Apr
4
comment Why is “Select * from table” considered bad practice
@AdrianoVaroliPiazza: What he meant was that performance (via being explicit about columns) is a better reason to avoid * than the inability to access by column. He was NOT suggesting that * is a good thing.
Apr
3
comment Why is “Select * from table” considered bad practice
@jwenting: I think gbjbannb misunderstood you as saying that performance matters more than correctness, and then you affirmed this misunderstanding. What you originally said was performance is more correct than convenience, not correctness, which I think is far less disagreeable.
Mar
26
comment How to data model more than one 'last name'?
@FedericoPoloni: Anyone looking up a patient by the last name probably knows the patient's last name.
Mar
11
comment How can you decompose a constructor?
Named Parameter idiom
Feb
19
comment Is rethrowing an exception leaking an abstraction?
Exceptions should be about causes not about who throws them. If your code can have a file_not_found, then it should throw a file_not_found_exception. Exceptions should not be library specific.
Dec
5
revised Is there a known algorithm for scheduling tournament matchups?
added 273 characters in body
Aug
5
comment Undefined behaviour in Java
@SarvexJatasra: The why is simple, by not specifying certain behaviors, compilers can make optimizations that assume those behaviors never happen, causing faster programs, for whatever the target architecture may be. That's also why they refuse to fix it, removing the undefined behavior would force our programs to go slower on some processors.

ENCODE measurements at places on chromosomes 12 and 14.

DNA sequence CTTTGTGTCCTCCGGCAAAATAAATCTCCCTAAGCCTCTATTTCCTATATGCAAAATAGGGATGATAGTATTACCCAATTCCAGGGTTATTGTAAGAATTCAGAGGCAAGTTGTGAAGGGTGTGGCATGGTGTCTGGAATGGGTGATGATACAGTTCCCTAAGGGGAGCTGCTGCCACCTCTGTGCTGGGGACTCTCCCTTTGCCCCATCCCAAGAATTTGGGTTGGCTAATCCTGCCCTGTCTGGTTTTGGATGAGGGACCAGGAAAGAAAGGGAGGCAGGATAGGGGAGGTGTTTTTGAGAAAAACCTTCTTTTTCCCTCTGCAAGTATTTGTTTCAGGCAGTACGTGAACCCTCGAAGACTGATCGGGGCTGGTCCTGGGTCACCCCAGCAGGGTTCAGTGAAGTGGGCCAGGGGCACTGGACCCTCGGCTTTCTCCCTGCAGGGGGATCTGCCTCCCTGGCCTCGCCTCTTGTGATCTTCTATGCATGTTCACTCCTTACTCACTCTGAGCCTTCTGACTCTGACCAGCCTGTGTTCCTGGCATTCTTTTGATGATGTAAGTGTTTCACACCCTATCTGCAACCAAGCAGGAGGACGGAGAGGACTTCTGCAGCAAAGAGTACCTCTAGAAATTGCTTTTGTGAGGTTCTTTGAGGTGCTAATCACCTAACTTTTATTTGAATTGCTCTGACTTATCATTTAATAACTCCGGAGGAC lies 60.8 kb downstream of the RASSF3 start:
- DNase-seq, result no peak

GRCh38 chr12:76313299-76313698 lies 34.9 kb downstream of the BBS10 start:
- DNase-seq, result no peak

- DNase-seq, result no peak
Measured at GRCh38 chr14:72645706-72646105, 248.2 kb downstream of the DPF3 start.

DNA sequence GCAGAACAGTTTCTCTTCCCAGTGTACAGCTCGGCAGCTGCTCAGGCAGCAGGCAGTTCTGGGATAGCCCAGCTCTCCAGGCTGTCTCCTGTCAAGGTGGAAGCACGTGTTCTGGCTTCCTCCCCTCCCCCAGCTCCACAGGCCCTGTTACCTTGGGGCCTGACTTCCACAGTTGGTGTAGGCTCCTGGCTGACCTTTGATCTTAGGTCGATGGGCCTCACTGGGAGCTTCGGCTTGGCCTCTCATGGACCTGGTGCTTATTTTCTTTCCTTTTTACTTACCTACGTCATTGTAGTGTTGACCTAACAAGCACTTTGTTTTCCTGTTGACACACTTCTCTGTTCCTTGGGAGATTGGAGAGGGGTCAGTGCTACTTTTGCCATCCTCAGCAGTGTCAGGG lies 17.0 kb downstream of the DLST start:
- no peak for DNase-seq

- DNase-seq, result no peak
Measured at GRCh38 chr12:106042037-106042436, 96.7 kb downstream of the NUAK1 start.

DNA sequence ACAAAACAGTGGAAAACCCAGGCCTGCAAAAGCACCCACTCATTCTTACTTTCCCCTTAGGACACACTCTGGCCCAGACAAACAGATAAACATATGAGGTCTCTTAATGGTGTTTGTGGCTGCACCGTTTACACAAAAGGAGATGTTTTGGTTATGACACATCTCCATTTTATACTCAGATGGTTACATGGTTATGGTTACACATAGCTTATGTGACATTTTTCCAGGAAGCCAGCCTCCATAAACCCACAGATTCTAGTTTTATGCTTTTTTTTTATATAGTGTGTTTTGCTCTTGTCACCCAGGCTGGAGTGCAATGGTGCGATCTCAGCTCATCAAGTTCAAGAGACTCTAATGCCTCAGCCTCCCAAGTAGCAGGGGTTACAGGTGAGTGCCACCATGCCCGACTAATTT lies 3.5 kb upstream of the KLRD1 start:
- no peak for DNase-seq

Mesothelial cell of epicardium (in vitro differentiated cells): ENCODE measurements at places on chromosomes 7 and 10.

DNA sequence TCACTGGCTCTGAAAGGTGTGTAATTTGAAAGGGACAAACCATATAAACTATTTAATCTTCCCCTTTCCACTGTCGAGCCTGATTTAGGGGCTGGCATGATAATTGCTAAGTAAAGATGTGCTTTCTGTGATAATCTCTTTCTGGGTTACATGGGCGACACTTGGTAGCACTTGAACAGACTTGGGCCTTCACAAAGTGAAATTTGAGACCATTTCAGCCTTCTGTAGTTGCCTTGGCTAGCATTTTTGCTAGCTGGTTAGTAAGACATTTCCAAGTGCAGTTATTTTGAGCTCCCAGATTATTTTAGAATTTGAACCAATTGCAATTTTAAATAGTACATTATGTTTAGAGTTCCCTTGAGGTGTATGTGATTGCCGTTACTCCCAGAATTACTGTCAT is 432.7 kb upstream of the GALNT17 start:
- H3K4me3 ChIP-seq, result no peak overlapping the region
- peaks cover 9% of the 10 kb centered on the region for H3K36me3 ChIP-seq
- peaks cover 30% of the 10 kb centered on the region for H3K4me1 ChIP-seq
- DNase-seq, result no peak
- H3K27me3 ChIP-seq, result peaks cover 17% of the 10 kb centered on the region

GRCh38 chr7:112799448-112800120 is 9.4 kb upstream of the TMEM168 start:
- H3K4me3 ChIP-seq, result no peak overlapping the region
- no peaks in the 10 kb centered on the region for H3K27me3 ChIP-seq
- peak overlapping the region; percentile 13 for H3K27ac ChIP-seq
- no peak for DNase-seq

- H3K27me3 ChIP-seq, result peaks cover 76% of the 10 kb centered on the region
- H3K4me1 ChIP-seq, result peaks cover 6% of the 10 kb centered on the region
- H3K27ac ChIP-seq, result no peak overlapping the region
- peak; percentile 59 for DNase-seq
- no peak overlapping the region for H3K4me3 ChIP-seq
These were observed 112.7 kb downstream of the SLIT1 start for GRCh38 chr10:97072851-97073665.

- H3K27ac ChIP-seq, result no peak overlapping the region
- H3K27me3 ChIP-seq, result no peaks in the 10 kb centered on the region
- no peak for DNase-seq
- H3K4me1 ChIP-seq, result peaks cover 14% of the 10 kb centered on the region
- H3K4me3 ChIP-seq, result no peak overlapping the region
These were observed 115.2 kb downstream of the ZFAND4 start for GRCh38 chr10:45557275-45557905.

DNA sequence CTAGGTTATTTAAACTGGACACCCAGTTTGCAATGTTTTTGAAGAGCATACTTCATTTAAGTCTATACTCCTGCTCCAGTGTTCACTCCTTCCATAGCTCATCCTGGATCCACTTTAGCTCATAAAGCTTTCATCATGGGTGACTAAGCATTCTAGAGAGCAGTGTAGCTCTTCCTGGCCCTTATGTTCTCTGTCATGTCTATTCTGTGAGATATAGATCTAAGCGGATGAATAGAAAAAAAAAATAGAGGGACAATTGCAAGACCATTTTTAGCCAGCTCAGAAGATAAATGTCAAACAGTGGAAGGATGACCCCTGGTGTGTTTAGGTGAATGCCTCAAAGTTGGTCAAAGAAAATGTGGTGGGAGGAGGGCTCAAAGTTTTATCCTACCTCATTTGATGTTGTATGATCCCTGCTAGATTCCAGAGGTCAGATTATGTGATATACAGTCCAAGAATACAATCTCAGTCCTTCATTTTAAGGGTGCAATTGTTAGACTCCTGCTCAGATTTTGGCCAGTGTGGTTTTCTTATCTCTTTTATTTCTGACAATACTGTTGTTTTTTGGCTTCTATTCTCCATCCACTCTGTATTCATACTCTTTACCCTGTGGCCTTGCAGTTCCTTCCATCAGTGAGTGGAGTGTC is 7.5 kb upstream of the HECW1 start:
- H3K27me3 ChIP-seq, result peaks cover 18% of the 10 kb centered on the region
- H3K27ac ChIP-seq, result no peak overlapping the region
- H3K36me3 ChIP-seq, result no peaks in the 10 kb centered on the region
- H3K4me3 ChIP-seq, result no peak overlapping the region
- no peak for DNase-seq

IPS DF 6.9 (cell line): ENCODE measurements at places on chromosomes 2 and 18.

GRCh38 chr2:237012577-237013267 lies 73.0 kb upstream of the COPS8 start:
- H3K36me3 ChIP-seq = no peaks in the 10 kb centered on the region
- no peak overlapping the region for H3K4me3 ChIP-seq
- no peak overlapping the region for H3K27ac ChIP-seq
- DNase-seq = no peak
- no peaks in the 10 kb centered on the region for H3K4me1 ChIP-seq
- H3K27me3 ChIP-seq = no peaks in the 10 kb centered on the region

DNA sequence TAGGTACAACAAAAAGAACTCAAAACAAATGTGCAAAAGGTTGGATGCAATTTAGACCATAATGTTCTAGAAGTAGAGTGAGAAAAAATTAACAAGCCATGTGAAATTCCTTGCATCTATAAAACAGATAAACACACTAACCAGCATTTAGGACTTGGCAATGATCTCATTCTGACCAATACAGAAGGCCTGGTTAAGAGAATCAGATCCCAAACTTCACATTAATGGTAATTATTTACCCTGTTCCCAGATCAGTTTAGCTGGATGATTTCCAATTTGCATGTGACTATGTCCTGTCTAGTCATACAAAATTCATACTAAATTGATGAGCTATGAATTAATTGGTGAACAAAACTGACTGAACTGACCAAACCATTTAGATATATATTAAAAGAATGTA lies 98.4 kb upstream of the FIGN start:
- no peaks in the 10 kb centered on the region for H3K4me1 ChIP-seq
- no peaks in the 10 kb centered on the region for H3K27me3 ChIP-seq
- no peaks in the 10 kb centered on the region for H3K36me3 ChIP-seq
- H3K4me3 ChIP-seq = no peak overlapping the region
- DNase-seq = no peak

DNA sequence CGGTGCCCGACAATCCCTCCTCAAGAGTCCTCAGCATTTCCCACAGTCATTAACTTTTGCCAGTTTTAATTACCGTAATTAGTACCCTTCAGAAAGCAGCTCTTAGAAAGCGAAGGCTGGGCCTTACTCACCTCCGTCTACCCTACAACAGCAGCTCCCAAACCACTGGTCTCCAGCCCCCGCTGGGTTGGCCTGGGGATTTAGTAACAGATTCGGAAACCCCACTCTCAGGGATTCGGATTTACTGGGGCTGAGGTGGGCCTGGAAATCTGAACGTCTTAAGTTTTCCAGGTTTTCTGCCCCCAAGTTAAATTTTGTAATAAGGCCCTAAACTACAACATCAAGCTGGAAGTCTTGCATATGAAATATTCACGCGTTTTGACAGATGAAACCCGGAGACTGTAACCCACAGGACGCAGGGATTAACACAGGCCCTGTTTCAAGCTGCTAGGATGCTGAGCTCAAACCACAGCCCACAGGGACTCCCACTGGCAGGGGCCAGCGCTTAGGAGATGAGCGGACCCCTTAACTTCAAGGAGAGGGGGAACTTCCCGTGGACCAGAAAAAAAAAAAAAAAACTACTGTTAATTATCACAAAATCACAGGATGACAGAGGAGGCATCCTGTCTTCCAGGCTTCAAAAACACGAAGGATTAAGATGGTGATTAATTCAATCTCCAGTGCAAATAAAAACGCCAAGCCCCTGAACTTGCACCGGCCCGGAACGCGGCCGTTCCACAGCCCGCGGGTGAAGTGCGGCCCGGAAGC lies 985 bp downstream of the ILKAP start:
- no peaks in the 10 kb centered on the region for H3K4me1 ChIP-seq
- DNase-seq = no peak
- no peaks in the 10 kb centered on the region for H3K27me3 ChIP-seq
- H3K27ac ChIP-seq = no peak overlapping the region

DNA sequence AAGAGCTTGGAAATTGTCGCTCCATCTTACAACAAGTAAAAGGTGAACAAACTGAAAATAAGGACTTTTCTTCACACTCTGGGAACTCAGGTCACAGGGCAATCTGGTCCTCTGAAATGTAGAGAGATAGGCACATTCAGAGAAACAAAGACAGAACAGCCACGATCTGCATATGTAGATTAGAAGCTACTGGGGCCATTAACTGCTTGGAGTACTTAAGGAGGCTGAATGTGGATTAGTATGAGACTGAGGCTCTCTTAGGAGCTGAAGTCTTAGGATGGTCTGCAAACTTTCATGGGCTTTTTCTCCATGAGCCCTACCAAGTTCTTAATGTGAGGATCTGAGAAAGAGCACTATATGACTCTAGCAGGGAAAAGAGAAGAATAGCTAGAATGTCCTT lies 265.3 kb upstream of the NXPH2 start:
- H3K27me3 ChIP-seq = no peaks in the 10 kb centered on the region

Feb
25
awarded  Caucus
Oct
30
comment Simplifying C++11 optimal parameter passing when a copy is needed
Since you're using @ to represent perfect forwarding anyway, I'm pretty sure the std::forward<T> is redunant. (Especially since there's no T declared.)
Oct
30
comment Simplifying C++11 optimal parameter passing when a copy is needed
let us continue this discussion in chat
Oct
30
revised Simplifying C++11 optimal parameter passing when a copy is needed
added 39 characters in body
Oct
30
comment Simplifying C++11 optimal parameter passing when a copy is needed
@Mr.C64: I take it back, std::string is NOT constructable from an int. Sorry. I was thinking of vector<anything>. vector<anything> is constructable from an int, but not assignable from an int.
Oct
30
comment Simplifying C++11 optimal parameter passing when a copy is needed
Setters don't have initializers. If you changed that to std::is_assignable and {m_name = std::forward<T>(Name);}, then it'd still be wrong, since you defined string@ as perfect forwarding of something constructable to a std::string, not assignable. As I said in the answer, int to std::string is the counterexample here.
Oct
30
awarded  Commentator
Oct
30
comment Simplifying C++11 optimal parameter passing when a copy is needed
@Mr.C64: Yes, it can be suboptimal in some situations sometimes. Seriously, do it anyway. When the optimizer doesn't optimize it properly (which is rare), it is suboptimal by three pointer copies. Also, it's better code, which is far more important than a few measely pointer copies. Simpler Code = fewer mistakes = faster code.
Oct
30
revised Simplifying C++11 optimal parameter passing when a copy is needed
added 111 characters in body
Oct
30
awarded  Editor
Oct
30
revised Simplifying C++11 optimal parameter passing when a copy is needed
added 292 characters in body
Oct
30
comment Simplifying C++11 optimal parameter passing when a copy is needed
Also happens all the time if you don't know in advance what the type of the data member is. Like a container. Or an algorithm.
Oct
30
answered Simplifying C++11 optimal parameter passing when a copy is needed